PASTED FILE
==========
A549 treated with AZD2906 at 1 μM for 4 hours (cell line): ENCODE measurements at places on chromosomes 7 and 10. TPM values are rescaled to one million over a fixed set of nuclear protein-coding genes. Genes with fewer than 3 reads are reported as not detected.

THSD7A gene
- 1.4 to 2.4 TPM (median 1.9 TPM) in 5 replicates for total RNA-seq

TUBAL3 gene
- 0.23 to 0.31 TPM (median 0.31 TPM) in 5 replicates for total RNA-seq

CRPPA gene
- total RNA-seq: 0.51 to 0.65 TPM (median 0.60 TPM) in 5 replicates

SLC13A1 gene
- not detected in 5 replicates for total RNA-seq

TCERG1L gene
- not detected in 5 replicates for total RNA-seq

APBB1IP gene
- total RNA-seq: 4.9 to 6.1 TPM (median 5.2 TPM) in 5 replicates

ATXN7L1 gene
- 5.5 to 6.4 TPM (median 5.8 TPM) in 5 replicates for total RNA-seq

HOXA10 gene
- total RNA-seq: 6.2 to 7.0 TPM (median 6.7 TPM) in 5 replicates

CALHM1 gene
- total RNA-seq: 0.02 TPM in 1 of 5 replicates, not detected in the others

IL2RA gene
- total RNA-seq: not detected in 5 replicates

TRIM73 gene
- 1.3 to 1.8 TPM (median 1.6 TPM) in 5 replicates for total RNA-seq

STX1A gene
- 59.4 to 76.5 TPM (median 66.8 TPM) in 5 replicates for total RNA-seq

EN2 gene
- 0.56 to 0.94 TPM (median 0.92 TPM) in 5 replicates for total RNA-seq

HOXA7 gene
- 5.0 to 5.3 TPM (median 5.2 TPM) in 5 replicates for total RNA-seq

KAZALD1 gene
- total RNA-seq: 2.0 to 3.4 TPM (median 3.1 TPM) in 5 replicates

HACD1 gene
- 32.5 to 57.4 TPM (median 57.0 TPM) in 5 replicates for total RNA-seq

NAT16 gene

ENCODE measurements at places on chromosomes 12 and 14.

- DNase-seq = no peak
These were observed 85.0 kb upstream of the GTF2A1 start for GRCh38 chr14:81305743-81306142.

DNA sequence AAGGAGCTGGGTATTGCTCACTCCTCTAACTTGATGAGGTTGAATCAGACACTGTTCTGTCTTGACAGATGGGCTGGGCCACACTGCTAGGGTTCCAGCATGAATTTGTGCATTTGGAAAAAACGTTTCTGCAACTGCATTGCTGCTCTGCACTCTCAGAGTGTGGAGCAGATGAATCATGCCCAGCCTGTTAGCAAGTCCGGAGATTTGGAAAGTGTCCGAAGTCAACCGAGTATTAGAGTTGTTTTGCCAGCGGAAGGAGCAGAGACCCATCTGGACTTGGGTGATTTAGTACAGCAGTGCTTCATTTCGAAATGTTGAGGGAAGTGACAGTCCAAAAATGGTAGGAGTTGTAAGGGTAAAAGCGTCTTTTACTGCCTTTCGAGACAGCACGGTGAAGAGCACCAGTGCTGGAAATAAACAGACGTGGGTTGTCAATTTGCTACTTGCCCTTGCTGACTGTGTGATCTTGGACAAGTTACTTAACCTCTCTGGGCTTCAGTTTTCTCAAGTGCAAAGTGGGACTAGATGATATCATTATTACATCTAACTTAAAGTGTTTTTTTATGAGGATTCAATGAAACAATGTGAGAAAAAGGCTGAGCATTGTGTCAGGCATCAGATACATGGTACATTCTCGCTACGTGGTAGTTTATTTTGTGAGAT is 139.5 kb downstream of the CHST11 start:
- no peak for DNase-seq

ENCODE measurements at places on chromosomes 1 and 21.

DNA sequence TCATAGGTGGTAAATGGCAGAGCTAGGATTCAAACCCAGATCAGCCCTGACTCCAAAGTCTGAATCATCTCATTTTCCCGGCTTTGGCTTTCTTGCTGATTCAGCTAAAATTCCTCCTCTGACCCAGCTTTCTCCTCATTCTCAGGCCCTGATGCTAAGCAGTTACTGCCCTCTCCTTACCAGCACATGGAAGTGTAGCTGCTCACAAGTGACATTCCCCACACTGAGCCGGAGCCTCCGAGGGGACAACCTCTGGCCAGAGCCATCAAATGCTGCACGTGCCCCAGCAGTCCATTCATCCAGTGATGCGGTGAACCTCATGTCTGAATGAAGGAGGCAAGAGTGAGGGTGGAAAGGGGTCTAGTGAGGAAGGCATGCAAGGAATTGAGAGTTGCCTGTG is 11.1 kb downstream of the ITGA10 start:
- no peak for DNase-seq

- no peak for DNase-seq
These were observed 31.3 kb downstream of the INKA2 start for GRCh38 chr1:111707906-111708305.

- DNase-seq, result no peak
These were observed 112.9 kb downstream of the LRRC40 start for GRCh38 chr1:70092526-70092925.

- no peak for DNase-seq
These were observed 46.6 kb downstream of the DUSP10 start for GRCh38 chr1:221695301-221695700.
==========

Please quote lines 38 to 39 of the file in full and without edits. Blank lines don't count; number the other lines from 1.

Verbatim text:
DNA sequence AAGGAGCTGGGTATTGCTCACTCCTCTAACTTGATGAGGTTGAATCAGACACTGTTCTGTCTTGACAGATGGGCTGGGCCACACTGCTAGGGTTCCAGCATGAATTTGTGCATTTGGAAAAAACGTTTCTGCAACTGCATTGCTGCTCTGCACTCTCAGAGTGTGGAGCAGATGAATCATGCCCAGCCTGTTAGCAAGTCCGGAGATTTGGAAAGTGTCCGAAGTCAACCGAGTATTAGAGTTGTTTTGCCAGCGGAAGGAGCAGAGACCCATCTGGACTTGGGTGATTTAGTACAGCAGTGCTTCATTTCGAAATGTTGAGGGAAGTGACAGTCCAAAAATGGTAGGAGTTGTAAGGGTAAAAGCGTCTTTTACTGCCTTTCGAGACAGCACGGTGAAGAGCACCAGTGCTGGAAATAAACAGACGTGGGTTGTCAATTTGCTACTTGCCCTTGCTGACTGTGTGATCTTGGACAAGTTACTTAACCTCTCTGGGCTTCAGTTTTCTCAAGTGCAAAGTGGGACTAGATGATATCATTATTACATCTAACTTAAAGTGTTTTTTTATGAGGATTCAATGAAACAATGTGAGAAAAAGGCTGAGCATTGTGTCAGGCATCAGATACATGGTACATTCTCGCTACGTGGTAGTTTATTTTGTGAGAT is 139.5 kb downstream of the CHST11 start:
- no peak for DNase-seq